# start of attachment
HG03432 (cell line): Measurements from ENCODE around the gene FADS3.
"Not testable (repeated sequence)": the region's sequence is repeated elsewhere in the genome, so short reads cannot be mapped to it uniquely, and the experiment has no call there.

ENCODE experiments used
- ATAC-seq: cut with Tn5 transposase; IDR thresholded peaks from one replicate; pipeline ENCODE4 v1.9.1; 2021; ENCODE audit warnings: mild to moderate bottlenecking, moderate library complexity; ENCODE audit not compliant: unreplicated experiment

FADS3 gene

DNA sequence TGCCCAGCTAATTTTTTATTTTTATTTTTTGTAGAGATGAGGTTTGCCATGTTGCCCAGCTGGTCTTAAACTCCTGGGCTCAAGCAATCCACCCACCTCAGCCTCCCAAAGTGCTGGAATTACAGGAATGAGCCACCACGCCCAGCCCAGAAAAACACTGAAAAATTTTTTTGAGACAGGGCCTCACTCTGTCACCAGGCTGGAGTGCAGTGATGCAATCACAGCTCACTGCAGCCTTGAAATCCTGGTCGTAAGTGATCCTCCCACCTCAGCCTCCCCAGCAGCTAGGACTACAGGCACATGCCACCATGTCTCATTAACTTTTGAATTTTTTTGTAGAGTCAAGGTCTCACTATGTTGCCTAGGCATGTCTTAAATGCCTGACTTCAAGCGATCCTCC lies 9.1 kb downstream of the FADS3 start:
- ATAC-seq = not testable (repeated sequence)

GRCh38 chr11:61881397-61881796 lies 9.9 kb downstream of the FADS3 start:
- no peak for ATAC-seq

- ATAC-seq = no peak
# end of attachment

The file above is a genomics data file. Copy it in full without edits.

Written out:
HG03432 (cell line): Measurements from ENCODE around the gene FADS3.
"Not testable (repeated sequence)": the region's sequence is repeated elsewhere in the genome, so short reads cannot be mapped to it uniquely, and the experiment has no call there.

ENCODE experiments used
- ATAC-seq: cut with Tn5 transposase; IDR thresholded peaks from one replicate; pipeline ENCODE4 v1.9.1; 2021; ENCODE audit warnings: mild to moderate bottlenecking, moderate library complexity; ENCODE audit not compliant: unreplicated experiment

FADS3 gene

DNA sequence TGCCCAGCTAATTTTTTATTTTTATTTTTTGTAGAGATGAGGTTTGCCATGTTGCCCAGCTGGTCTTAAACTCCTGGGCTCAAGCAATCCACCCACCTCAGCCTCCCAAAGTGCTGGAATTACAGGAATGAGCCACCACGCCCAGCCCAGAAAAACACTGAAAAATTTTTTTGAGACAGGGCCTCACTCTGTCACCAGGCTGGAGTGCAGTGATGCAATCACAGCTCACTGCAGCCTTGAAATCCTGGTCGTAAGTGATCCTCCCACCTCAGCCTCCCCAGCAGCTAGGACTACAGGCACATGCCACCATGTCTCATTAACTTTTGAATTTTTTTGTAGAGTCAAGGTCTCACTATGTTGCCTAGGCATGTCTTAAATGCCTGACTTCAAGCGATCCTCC lies 9.1 kb downstream of the FADS3 start:
- ATAC-seq = not testable (repeated sequence)

GRCh38 chr11:61881397-61881796 lies 9.9 kb downstream of the FADS3 start:
- no peak for ATAC-seq

- ATAC-seq = no peak